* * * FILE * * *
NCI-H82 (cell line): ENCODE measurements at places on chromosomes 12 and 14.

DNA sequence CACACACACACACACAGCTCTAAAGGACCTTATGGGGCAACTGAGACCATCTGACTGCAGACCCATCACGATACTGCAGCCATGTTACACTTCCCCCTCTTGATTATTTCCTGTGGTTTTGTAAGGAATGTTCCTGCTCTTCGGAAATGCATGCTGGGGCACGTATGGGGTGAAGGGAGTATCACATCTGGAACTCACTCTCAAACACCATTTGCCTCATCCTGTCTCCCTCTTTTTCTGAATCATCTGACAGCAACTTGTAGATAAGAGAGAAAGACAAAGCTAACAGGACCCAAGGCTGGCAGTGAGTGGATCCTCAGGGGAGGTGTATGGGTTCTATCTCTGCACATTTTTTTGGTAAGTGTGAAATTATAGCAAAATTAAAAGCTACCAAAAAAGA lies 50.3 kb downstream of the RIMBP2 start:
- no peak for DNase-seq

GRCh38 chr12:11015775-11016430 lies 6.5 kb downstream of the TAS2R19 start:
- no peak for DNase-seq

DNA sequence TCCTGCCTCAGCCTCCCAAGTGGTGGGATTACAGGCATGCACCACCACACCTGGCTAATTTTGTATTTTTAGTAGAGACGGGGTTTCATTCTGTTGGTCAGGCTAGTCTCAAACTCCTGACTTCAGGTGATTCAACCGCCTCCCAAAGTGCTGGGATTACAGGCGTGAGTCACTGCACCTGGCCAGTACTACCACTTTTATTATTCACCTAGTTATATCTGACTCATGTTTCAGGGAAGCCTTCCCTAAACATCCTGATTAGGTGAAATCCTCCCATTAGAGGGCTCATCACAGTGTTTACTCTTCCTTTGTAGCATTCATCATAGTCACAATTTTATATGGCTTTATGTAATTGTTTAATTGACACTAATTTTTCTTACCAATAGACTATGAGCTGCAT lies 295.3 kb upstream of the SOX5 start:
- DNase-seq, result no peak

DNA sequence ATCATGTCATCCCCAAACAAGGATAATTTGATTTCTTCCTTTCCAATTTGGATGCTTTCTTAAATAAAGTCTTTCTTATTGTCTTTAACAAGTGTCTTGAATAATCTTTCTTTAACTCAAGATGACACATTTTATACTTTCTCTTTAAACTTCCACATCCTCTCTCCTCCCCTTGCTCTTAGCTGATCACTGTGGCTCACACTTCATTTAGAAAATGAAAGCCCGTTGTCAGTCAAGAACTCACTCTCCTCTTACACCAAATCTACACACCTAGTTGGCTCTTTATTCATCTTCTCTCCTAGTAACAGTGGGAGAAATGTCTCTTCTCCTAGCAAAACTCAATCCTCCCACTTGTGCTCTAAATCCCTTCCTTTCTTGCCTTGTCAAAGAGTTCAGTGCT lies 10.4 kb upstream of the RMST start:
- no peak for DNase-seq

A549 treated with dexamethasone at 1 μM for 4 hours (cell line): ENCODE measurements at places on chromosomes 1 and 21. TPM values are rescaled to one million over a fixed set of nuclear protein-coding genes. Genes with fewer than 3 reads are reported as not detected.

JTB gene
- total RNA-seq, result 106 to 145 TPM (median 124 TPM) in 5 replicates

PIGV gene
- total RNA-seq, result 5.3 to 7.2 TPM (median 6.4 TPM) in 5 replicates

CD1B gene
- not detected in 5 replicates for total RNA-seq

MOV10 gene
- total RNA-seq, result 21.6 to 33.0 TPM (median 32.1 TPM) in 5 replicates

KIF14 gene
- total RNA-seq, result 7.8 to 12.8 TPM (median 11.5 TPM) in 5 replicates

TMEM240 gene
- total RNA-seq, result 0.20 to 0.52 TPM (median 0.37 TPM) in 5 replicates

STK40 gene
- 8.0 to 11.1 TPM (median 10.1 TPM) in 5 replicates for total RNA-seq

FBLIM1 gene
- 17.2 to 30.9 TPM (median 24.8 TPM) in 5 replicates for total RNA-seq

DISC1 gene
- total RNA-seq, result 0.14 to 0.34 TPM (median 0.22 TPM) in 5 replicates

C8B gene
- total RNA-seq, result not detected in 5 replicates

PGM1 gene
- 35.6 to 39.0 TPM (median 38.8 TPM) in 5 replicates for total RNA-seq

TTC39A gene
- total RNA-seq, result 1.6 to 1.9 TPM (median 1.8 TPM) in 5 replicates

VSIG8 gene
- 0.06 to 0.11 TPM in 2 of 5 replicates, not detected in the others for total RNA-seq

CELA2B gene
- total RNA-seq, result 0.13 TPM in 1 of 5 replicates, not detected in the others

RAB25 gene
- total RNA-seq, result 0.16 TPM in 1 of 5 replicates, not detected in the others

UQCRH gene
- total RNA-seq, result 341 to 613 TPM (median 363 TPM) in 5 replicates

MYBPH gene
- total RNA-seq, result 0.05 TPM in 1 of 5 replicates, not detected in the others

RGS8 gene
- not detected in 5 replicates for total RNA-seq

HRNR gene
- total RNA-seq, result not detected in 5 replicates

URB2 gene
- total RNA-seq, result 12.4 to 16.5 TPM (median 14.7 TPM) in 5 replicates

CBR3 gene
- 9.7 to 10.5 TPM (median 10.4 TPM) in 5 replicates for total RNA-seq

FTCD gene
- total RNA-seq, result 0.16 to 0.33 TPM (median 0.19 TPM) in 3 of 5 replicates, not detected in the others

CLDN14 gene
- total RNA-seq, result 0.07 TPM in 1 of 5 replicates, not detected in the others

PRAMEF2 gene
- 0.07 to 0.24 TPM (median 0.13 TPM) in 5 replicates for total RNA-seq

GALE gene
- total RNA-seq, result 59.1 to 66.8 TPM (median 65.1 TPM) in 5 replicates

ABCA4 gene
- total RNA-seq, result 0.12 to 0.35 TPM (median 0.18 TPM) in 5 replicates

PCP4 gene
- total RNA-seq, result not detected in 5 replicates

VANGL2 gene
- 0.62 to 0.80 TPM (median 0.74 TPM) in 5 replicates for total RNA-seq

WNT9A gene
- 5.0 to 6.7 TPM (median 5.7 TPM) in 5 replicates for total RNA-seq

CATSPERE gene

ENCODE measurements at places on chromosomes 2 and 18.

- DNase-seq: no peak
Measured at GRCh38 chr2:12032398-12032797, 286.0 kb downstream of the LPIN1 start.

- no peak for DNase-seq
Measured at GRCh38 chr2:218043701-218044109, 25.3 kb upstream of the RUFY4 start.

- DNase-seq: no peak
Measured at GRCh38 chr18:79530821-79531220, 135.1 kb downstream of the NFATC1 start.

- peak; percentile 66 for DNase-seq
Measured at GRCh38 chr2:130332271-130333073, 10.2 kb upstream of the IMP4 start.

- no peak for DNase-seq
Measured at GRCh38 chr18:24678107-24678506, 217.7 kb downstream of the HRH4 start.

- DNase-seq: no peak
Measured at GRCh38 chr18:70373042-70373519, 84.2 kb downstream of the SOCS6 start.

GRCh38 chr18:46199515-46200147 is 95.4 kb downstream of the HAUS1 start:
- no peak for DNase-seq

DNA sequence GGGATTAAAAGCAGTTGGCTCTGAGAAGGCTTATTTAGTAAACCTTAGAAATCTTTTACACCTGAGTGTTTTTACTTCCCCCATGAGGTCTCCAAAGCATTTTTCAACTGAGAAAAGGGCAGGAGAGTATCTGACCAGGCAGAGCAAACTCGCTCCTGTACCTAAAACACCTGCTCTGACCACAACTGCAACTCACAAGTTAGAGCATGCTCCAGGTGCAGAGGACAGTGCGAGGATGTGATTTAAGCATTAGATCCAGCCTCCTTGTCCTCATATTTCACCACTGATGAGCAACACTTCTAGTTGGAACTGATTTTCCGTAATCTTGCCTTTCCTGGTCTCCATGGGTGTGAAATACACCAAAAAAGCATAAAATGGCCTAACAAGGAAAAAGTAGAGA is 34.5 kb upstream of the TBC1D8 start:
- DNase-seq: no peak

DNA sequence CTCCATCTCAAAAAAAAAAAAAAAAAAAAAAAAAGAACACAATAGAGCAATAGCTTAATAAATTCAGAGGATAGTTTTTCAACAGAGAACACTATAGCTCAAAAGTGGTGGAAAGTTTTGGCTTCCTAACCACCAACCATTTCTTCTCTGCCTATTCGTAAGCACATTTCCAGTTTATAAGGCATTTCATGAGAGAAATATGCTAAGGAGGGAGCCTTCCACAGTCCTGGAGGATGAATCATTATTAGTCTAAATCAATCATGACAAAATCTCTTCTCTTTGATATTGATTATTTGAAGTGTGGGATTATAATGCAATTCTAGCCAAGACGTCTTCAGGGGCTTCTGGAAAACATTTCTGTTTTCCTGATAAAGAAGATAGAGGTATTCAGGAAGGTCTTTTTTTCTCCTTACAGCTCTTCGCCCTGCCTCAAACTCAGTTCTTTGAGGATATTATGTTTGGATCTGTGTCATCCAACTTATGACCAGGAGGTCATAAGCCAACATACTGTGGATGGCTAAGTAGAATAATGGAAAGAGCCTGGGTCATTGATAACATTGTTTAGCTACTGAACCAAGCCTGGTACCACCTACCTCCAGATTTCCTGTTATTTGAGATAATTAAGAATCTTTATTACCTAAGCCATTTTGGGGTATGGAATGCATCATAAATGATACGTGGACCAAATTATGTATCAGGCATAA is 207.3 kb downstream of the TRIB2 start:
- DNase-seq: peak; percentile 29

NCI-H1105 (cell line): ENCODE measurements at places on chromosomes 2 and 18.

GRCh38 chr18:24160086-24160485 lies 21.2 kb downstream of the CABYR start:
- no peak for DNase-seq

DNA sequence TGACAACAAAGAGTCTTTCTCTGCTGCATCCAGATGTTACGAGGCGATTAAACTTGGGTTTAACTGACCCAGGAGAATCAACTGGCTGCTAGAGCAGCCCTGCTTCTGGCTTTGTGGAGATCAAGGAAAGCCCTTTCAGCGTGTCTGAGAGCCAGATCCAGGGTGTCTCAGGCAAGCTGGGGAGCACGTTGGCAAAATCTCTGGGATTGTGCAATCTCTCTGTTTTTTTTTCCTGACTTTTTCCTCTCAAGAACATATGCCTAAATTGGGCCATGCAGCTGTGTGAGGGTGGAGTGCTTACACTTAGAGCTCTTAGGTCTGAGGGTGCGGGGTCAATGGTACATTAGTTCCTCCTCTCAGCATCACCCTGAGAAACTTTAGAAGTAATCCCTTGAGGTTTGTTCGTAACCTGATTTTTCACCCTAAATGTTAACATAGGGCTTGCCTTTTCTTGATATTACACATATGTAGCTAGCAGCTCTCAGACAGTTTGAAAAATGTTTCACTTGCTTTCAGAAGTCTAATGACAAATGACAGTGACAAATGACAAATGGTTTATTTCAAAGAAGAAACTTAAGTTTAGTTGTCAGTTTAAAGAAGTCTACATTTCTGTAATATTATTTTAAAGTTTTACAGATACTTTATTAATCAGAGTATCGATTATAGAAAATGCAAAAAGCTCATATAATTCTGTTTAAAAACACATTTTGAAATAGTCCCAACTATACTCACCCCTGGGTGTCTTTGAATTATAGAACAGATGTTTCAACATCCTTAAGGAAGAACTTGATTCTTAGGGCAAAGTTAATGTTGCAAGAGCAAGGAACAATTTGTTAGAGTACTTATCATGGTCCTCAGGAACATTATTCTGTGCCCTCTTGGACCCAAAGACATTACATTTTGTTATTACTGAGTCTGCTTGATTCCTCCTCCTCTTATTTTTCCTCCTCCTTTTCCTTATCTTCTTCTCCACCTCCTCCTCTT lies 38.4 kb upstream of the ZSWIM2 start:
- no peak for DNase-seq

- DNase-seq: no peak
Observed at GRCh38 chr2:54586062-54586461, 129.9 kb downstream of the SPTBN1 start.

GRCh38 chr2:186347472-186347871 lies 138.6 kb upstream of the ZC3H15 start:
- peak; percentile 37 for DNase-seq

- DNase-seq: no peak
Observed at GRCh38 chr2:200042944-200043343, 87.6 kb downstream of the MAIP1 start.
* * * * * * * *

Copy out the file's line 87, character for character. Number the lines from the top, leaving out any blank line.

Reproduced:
DNA sequence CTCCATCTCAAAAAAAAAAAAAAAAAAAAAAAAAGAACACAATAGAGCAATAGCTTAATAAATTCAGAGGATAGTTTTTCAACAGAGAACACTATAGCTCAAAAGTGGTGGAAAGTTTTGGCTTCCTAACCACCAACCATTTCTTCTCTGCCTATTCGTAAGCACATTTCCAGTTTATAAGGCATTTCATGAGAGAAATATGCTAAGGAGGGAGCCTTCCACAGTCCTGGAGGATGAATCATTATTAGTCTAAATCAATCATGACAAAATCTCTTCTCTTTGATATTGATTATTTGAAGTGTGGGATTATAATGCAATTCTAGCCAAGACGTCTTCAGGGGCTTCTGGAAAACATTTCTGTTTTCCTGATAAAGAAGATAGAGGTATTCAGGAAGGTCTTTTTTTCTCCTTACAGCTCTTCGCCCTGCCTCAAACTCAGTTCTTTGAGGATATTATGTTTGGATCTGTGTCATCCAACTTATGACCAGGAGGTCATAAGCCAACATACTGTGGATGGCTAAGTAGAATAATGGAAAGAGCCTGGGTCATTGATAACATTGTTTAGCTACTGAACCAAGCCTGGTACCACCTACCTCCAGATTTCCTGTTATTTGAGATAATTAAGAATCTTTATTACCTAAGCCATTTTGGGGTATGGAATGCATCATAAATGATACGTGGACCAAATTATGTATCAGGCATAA is 207.3 kb downstream of the TRIB2 start: